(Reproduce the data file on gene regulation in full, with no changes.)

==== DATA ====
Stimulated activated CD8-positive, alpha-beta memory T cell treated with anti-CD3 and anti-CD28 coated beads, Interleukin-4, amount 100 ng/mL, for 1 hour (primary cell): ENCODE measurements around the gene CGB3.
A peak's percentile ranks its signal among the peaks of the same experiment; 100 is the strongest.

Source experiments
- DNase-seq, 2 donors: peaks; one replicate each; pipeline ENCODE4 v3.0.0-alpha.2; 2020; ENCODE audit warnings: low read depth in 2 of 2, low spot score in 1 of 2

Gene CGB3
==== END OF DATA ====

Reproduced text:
Stimulated activated CD8-positive, alpha-beta memory T cell treated with anti-CD3 and anti-CD28 coated beads, Interleukin-4, amount 100 ng/mL, for 1 hour (primary cell): ENCODE measurements around the gene CGB3.
A peak's percentile ranks its signal among the peaks of the same experiment; 100 is the strongest.

Source experiments
- DNase-seq, 2 donors: peaks; one replicate each; pipeline ENCODE4 v3.0.0-alpha.2; 2020; ENCODE audit warnings: low read depth in 2 of 2, low spot score in 1 of 2

Gene CGB3